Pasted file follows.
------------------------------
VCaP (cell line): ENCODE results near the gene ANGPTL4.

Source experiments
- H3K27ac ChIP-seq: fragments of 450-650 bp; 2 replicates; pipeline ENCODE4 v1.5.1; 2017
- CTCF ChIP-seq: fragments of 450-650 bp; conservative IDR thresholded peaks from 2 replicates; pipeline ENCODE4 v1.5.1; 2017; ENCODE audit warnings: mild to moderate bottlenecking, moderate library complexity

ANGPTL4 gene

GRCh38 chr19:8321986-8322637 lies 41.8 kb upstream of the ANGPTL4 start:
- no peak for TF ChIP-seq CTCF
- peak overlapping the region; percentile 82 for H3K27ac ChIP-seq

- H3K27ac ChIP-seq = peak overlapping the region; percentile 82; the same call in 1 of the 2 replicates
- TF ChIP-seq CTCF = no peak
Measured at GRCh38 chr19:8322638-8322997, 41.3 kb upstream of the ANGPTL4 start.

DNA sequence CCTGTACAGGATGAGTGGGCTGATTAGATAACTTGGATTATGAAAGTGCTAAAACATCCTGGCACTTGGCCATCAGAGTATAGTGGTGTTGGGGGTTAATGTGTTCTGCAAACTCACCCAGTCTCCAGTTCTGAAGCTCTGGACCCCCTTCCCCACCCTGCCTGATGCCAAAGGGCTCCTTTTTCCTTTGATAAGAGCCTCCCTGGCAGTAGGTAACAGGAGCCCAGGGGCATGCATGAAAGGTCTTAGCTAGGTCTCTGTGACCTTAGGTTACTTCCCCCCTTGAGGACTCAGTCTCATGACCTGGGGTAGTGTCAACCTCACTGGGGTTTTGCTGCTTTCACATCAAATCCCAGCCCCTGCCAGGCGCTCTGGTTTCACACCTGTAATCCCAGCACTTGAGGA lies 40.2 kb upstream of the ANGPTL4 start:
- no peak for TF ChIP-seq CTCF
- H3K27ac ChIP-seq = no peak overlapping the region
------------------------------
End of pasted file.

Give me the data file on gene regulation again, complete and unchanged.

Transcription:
VCaP (cell line): ENCODE results near the gene ANGPTL4.

Source experiments
- H3K27ac ChIP-seq: fragments of 450-650 bp; 2 replicates; pipeline ENCODE4 v1.5.1; 2017
- CTCF ChIP-seq: fragments of 450-650 bp; conservative IDR thresholded peaks from 2 replicates; pipeline ENCODE4 v1.5.1; 2017; ENCODE audit warnings: mild to moderate bottlenecking, moderate library complexity

ANGPTL4 gene

GRCh38 chr19:8321986-8322637 lies 41.8 kb upstream of the ANGPTL4 start:
- no peak for TF ChIP-seq CTCF
- peak overlapping the region; percentile 82 for H3K27ac ChIP-seq

- H3K27ac ChIP-seq = peak overlapping the region; percentile 82; the same call in 1 of the 2 replicates
- TF ChIP-seq CTCF = no peak
Measured at GRCh38 chr19:8322638-8322997, 41.3 kb upstream of the ANGPTL4 start.

DNA sequence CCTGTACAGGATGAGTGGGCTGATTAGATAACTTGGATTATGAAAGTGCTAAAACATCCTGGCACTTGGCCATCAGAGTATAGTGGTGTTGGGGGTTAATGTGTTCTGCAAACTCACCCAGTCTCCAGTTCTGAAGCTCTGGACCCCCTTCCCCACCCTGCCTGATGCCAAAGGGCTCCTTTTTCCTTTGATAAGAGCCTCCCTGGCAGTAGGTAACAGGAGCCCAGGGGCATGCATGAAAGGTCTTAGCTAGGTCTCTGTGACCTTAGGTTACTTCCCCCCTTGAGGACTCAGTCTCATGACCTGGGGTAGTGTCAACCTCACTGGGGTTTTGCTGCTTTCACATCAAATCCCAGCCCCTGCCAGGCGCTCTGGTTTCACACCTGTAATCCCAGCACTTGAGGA lies 40.2 kb upstream of the ANGPTL4 start:
- no peak for TF ChIP-seq CTCF
- H3K27ac ChIP-seq = no peak overlapping the region